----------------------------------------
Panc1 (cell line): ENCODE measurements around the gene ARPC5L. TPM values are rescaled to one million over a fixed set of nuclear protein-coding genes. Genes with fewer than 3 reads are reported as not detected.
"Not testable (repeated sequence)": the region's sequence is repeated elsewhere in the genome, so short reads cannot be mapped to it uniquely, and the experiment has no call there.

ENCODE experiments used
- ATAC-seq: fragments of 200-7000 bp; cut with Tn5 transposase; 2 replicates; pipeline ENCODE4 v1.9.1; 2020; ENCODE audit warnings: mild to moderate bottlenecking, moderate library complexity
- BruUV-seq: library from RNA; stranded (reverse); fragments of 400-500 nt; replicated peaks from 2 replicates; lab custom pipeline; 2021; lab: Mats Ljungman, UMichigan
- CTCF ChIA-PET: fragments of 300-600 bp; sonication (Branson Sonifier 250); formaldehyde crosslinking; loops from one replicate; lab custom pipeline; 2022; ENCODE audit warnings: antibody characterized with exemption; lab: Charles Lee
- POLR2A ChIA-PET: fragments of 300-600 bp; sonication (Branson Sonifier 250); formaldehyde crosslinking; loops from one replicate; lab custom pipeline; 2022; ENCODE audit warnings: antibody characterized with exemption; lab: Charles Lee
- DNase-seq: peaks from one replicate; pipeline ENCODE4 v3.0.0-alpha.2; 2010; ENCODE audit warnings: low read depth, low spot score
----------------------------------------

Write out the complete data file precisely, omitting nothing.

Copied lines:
Panc1 (cell line): ENCODE measurements around the gene ARPC5L. TPM values are rescaled to one million over a fixed set of nuclear protein-coding genes. Genes with fewer than 3 reads are reported as not detected.
"Not testable (repeated sequence)": the region's sequence is repeated elsewhere in the genome, so short reads cannot be mapped to it uniquely, and the experiment has no call there.

ENCODE experiments used
- ATAC-seq: fragments of 200-7000 bp; cut with Tn5 transposase; 2 replicates; pipeline ENCODE4 v1.9.1; 2020; ENCODE audit warnings: mild to moderate bottlenecking, moderate library complexity
- BruUV-seq: library from RNA; stranded (reverse); fragments of 400-500 nt; replicated peaks from 2 replicates; lab custom pipeline; 2021; lab: Mats Ljungman, UMichigan
- CTCF ChIA-PET: fragments of 300-600 bp; sonication (Branson Sonifier 250); formaldehyde crosslinking; loops from one replicate; lab custom pipeline; 2022; ENCODE audit warnings: antibody characterized with exemption; lab: Charles Lee
- POLR2A ChIA-PET: fragments of 300-600 bp; sonication (Branson Sonifier 250); formaldehyde crosslinking; loops from one replicate; lab custom pipeline; 2022; ENCODE audit warnings: antibody characterized with exemption; lab: Charles Lee
- DNase-seq: peaks from one replicate; pipeline ENCODE4 v3.0.0-alpha.2; 2010; ENCODE audit warnings: low read depth, low spot score